If you want the gravy…

…You've got to get the biscuits!


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The Films of 2017 in 150 Words or Less: Part II

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Like hell you did. Or if you did, the editing did a great job of hiding it.

Since I published the first batch of 2017 reviews, I’ve only seen an additional 14 films for the year, partially because of the limitations on my time and money, and partially because there have been fewer films I felt I truly had to see. I hope to catch up over the next four months (I will be pushing my film awards back to allow myself more time), but I will likely not come too near the 118 films I saw for last year – still a personal record.

Still, films I have seen, and films I will discuss.

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BLADE RUNNER 2049 Review – ****

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Orange and teal. Human and replicant. Real and unreal.

Coming out of Blade Runner 2049 a second time, I felt assured in saying what I had initially hesitated to claim: that this is a great film, a true epic, a sequel which can hold its own against a formidable forebear, and which stands on its own as a most impressive piece of entertainment, and one of the year’s best films.

As promised, I will echo my response to Mad Max: Fury Road and interweave my present thoughts on the film with my initial impressions. But I think there was a greater leap in my estimation of the film in question with Fury Road than with 2049; there, I hadn’t fully grasped that I was indeed dealing with a masterpiece, while here, I suspected – I wanted badly to believe – that I was, and the second viewing confirmed that.

As before, I will do my best to avoid spoilers, but if you wish to go into the film knowing as little as possible, and I strongly recommend you do, now is the time to leave.

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THE LIGHTSHIP Review – **

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“In a world of vagaries and inconstancy, Captain, it amuses me to set a course and to stick to it.” (Source)

The following review was originally written in 2011. Aside from some minor re-editing, it is presented in its original form.

The Lightship is another entry in the “foreign filmmaker goes Hollywood” cycle, mitigated somewhat by the fact that director Jerzy Skolimowski had worked in British cinema for about 15 years prior to this, and that the film was shot near the German island of Sylt (it’s meant to take place off Cape Hatteras)…but it nonetheless fits into the mold of such films frequently being pretentious duds. Not that The Lightship is without its flashes of interest, but for the most part it feels like a self-conscious attempt at profundity, made memorable largely by an intriguing central performance from Robert Duvall.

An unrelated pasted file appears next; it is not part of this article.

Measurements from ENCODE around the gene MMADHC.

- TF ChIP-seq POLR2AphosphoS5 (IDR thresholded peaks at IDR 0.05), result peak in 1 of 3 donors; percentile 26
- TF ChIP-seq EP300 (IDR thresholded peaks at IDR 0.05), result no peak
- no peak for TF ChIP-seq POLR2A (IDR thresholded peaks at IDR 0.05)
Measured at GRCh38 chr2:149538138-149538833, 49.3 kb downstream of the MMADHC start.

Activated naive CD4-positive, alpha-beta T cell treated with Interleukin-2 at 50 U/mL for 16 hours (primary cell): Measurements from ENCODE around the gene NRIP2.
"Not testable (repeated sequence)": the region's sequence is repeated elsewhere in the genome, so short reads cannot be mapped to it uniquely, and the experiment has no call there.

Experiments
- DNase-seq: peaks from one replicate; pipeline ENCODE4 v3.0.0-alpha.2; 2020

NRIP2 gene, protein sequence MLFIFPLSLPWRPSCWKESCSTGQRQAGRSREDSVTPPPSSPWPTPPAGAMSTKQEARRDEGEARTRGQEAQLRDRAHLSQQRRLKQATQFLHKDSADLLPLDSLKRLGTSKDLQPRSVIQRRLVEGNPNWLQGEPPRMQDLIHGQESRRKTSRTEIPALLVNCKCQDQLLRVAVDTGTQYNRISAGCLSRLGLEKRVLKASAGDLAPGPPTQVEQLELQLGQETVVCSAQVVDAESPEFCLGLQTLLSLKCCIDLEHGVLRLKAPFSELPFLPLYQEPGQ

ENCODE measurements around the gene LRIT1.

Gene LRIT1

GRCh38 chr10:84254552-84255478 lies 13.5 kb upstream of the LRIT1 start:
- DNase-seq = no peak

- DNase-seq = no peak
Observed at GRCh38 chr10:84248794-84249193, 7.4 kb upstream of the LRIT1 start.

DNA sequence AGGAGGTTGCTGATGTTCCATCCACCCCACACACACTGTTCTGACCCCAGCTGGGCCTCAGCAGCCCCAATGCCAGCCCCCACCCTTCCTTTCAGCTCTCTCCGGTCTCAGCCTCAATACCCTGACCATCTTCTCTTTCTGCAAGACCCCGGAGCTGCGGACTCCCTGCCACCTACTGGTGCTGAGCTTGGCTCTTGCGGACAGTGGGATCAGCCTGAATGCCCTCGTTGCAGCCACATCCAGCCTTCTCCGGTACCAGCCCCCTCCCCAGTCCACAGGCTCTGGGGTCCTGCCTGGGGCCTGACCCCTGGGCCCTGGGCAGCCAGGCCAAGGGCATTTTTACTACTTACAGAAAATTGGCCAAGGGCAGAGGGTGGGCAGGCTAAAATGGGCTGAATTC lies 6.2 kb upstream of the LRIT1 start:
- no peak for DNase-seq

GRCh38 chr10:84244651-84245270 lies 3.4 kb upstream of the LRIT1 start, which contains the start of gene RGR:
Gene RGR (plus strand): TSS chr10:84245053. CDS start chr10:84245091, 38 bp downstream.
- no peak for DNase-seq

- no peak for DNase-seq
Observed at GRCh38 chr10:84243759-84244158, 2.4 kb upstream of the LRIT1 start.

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THE FALLS Review – ****

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This review was originally written and posted on August 29, 2014. Save for some minor re-editing, it is presented here verbatim.

Imagine a cinematic dictionary in 92 parts, dealing with a fictitious (so far) event, full of absurdities and the driest humor you could imagine, about a Violent Unexplained Event which affected 19 million people. Imagine that these people began to mutate, began to dream of water, became obsessed with birds in a thousand different ways that no one–yet–has been obsessed with them. Imagine that somewhere in the middle of all this is Tulse Luper.

And who is Tulse Luper? Don’t ask if you don’t have the time to hear the answer.

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The Films of 2017 in 150 Words or Less: Part I

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“$7.50 an hour!” “But he has a million dollar heart!”

I’ve seen far fewer films this year than in previous years; tight finances are partially to blame, and a comparative lack of “must-see” films hasn’t helped. But for the most part, I’ve been pretty lucky with the films I have seen, and so I offer my thoughts on the 22 films I haven’t already reviewed…

I have already made my feelings about The Book of Henry very clear indeed.

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HAMLET (1948) Review – ***½

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“This is the tragedy of a man who could not make up his mind.” (Source)

The quintessential Shakespearean actor of his time, playing the quintessential Shakespearean character in the quintessential Shakespearean play—directing it as well, and adapting/heavily cutting the text? It’s hard to imagine a classier enterprise, and the Academy agreed, giving the film Best Picture and Olivier Best Actor, the only Shakespearean film and performance to be so honored.

But how does it hold up 70 years after the fact?

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THE BOOK OF HENRY Review – **

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If this isn’t the most misleading poster I’ve ever seen, it’s because the film itself is just as misleading.

The Book of Henry is certainly not a good film, but calling it a bad one doesn’t seem to fit; it falls short of the mark, but not in the way a truly bad film does. Rather, it fails to answer two vital questions—who is it for, and what is it about?—and it’s hard to imagine anyone being satisfied with the end result.

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